The face clay is worn by many in Myanmar, sun protection. I was not buying what this girl was selling, so she took one of my Ankgor temple bracelets as a toll.

Imagining the detail of these temples 1000 years ago.

Imagining the detail of these temples 1000 years ago.

Our trip was ending and our final destination was rest and relaxation in Thanwe on Ngapali Beach.  Again Chris found spectacular accommodations, Yoma Cherry Lodge:  unspoiled, rich with local life and we even found a boat to go out to snorkel with the fishes.

Ngapali Beach.

Ngapali Beach.

Some Trip Advisor remarks mentioned the smell of fish in the comments for the Yoma Cherry.  There is a reason for this.  Each evening the men gathered to wade into the sea, climb onto the boats and spend the night out on the sea.  In the morning, sometimes before dawn, women were waiting around small fires, keeping warm, for the boats to return.  I am imaging that cell phones helped coordinate the rendezvous.   Everyone has them.  Baskets of fish were unloaded and carried, hanging from long sticks, two by two, to the blue mesh tarps where they will dry on the beach.  Some were taken away to the dry rice fields inland.  Small boys, 5 or 6 years old had the job of picking up left over fish on the beach.  Some of these were recipients of leftover Mekong River coconut candy.  In the afternoon as the men gathered for the next night’s fishing, women gathered the dried fish.  Yes, it smelled like fish.  It was marvelous.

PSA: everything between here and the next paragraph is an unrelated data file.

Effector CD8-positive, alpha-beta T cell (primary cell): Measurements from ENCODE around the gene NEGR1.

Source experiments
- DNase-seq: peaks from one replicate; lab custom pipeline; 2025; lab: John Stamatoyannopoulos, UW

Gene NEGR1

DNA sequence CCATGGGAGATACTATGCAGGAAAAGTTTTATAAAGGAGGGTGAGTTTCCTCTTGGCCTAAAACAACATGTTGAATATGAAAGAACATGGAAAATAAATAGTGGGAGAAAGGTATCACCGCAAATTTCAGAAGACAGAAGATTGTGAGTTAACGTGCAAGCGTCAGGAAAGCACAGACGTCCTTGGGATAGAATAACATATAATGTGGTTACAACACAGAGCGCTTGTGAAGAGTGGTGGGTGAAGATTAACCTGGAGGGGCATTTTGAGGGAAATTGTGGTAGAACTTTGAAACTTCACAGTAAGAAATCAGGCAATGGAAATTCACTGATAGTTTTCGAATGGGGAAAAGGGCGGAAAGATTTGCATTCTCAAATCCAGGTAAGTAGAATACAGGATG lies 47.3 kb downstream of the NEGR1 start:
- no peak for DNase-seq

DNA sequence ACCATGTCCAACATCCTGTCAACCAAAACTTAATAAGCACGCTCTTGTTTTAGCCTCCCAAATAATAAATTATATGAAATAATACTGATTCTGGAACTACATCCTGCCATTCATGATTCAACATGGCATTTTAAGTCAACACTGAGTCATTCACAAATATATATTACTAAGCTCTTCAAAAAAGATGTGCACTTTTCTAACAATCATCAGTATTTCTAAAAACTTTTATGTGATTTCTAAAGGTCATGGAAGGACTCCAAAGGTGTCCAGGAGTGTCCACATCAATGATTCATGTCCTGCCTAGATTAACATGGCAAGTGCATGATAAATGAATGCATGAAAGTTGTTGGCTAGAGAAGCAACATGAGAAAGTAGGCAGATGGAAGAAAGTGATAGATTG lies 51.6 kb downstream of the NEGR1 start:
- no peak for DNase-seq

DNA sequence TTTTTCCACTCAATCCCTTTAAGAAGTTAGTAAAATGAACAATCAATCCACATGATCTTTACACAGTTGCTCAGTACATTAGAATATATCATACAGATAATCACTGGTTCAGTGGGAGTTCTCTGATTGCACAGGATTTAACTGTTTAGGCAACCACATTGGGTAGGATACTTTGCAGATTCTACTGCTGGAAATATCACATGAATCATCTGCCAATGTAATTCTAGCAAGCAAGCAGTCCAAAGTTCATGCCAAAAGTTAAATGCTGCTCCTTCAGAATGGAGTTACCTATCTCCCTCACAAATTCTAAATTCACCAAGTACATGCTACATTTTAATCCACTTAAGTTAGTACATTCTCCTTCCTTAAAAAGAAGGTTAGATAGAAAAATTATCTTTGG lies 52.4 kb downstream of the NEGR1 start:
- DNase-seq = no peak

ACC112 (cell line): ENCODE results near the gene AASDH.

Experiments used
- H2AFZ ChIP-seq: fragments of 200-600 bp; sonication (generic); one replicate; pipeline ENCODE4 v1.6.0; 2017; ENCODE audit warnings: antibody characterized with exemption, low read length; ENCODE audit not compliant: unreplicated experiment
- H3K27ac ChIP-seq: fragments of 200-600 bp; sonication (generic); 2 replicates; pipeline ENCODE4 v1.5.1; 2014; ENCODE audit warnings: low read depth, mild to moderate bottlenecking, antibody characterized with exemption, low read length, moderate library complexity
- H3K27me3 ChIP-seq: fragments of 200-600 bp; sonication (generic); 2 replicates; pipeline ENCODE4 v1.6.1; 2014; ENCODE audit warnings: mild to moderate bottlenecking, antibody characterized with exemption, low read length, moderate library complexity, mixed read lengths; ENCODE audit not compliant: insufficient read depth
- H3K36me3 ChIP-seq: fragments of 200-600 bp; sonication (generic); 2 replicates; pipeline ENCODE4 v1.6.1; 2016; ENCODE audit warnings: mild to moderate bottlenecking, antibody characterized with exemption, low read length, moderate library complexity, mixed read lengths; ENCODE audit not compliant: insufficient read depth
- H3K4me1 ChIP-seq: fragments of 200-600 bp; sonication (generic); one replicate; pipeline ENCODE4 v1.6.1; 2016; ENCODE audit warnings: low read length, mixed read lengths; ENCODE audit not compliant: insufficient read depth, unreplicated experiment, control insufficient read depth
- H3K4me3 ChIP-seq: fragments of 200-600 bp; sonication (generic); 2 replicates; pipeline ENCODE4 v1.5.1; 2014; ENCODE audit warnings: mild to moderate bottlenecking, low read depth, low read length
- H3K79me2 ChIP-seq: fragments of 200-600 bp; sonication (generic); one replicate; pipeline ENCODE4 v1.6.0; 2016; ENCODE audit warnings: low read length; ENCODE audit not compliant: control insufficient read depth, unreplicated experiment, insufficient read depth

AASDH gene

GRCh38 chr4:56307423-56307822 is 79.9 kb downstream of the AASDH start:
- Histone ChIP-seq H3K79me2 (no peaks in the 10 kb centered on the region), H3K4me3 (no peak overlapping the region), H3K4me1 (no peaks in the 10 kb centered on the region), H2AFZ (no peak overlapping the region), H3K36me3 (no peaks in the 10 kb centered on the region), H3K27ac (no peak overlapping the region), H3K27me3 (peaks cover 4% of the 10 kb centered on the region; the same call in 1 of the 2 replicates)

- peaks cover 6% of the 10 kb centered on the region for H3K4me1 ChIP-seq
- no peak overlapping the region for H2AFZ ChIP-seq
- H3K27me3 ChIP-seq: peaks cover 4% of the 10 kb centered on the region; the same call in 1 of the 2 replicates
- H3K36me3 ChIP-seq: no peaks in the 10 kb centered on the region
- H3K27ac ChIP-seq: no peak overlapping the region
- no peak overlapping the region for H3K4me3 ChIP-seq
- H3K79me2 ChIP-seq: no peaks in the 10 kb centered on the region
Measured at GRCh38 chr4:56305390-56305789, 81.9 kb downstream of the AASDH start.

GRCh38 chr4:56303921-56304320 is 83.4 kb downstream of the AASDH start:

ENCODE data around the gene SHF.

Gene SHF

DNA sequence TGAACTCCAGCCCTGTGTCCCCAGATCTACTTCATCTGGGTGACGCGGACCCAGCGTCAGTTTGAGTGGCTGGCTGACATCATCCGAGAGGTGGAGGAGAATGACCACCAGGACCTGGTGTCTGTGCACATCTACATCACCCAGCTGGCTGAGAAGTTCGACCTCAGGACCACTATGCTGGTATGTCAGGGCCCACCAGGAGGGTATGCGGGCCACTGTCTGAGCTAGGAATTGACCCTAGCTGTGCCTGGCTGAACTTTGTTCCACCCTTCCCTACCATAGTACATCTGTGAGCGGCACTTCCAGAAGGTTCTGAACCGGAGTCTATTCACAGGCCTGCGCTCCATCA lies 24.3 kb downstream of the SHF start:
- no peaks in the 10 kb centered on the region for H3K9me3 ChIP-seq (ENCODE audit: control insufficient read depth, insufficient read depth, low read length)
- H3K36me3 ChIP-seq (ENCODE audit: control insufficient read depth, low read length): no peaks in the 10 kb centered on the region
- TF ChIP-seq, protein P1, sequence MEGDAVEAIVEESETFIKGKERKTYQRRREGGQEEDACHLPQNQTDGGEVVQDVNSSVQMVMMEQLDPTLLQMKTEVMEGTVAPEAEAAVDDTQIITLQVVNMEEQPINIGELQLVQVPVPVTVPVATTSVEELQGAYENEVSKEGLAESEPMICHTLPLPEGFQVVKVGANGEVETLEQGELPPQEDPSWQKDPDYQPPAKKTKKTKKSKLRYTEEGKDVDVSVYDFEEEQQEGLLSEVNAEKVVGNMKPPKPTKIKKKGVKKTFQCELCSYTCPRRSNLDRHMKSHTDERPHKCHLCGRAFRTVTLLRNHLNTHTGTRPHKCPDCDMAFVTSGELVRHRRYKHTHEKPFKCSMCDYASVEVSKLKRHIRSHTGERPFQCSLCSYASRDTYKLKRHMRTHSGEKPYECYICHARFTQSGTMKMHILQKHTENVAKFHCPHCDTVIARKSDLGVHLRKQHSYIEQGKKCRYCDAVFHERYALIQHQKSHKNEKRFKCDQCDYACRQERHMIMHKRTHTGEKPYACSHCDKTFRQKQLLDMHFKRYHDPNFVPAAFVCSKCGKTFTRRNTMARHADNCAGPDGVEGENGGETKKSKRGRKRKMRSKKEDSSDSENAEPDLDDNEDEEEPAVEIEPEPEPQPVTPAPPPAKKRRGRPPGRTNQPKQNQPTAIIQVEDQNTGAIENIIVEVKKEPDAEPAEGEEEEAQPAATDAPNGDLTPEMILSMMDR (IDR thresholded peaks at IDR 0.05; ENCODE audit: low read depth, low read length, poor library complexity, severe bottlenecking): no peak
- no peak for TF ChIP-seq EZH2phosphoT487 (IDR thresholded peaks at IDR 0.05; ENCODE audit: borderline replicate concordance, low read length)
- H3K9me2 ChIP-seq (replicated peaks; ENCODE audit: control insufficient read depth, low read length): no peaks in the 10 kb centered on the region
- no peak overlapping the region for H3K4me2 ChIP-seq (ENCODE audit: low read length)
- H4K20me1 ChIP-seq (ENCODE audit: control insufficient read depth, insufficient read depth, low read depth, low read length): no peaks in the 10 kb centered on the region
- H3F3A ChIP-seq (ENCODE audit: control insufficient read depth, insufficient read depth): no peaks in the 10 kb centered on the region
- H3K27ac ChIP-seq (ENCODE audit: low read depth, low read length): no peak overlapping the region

Headed out.

Headed out.

tarps of fish

tarps of fish

All the guys want to see the photo.

All the guys want to see the photo.

Myanmar remains on our Bucket List.

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4 Responses to “Don’t forget Myanmar”

  1. Kathy Paul Says:

    Oh, Kimberly, how fortunate you are in this trip and these memories, and how fortunate I am to know you so that I can share in these memories, too!

  2. jaihn Says:

    Yes, Beauty-full reporting, recording, reflecting, Kimberly. Thank you – lovely to share from overhere, too. xxxj